When horses drew every imaginable wagon in London, crossing sweepers were a common sight. In some areas of town they were regarded a nuisance, for often young boys would pester a pedestrian and sweep a clear path whether that person wanted their help or not. The practice of using crossing sweepers to clean the streets of horse manure, dust, and clinging mud lasted into the early 20th century. In the mid-19th century, Henry Mayhew chronicled the lives of working people in a series of volumes entitled London Labour and the London Poor. Mayhew described a system of cleaning streets, introduced by Charles Cochrane in 1843, that instituted a more orderly system than crossing sweepers, and in which former paupers were hired so that they could support themselves.
The first demonstration or display of the street orderly system took place in Regent street between the Quadrant and the Regent circus and in Oxford street between Vert street and Charles street The streets were thoroughly swept in the morning and then each man or boy provided with a hand broom and dust pan removed any dirt as soon as it was deposited The demonstration was pronounced highly successful and the system effective in the opinion of eighteen influential inhabitants of the locality who acted as a committee and who publicly and with the authority of their names testified their conviction that the most efficient means of keeping streets clean and more especially great thoroughfares was to prevent the accumulation of dirt by removing the manure within a few minutes after it has been deposited by the passing cattle the same having hitherto remained during several days. – London Labour and the London Poor, p. 259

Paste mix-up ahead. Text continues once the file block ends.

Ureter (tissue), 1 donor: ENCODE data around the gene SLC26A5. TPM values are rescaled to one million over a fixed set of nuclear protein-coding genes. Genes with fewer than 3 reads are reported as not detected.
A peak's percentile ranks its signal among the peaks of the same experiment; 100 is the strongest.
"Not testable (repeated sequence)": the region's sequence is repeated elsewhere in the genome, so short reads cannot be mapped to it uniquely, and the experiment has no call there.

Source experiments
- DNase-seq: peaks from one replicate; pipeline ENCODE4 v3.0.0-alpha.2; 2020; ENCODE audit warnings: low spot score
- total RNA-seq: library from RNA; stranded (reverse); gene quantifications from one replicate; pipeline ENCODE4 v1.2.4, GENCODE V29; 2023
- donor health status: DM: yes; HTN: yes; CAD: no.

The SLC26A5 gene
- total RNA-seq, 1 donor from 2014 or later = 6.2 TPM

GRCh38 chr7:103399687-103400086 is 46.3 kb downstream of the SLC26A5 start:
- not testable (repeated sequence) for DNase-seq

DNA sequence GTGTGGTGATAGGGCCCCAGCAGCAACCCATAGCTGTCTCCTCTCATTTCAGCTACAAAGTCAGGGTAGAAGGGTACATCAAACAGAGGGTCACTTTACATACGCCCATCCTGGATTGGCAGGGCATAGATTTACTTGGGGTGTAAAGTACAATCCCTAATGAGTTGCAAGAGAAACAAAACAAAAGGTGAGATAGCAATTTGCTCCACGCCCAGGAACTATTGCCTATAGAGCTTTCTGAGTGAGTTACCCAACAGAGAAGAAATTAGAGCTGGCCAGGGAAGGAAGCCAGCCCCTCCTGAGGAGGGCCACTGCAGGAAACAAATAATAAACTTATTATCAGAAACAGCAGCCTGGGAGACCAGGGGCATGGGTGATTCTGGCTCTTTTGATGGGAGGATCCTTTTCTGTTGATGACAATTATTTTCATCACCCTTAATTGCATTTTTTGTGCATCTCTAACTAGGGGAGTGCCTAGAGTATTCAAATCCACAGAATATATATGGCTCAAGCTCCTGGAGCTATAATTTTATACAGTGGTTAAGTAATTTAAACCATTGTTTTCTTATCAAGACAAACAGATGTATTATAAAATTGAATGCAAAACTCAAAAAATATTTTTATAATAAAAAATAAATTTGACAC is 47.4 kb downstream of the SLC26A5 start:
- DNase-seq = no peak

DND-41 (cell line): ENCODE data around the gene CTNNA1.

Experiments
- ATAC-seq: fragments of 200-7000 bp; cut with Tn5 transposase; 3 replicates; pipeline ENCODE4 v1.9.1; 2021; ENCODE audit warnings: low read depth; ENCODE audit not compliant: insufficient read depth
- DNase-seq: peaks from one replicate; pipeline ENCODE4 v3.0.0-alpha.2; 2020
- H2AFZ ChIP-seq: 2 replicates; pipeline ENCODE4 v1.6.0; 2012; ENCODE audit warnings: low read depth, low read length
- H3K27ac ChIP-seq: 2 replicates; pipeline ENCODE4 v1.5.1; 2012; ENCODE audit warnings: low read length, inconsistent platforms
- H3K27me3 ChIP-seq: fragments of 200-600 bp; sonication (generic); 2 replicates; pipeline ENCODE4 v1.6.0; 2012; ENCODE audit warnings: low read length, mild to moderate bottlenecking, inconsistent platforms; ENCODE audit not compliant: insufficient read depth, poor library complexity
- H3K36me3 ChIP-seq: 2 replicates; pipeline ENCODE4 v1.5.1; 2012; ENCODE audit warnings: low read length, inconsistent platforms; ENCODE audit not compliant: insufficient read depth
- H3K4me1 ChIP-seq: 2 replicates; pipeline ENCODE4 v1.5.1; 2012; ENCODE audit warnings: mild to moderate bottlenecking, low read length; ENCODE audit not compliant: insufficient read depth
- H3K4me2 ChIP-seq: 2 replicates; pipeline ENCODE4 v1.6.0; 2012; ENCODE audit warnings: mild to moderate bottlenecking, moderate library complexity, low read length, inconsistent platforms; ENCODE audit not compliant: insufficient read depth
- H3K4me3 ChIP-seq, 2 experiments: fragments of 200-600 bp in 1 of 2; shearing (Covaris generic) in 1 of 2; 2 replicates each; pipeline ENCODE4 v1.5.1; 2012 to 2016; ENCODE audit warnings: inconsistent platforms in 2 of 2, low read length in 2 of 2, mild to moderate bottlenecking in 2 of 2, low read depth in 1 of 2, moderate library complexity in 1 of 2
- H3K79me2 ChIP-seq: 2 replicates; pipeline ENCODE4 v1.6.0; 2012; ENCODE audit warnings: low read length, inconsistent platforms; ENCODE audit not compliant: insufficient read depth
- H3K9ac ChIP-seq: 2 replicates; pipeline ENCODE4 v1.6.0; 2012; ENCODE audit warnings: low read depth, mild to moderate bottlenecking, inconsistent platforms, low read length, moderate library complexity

The groups of orderlies not only swept the street and removed dirt in a particular area of London (500 linear yards of a busy street, 2,000 yards of a quieter section, and 9 men in a busy intersection, like Cheapside), but they also acted as “the watchman of house property shop goods, the guardian of reticule,s pocket books, purses and watch pockets, the experienced observer and detector of pickpockets … more, he is always at hand to render assistance to both equestrian and pedestrian.” The report concluded that the street-orderly system would keep the streets of London and Westminster clean in a most satisfactory way. In return, the street-orderlies would earn a wage of 12s. Although this was a lower living wage than other workmen earned, the money lifted them out of their lives of squalor.
The system did not entirely replace the crossing sweepers, many of whom were depicted in caricatures as hounding pedestrians for services rendered. Read my article on Crossing Sweepers at this link.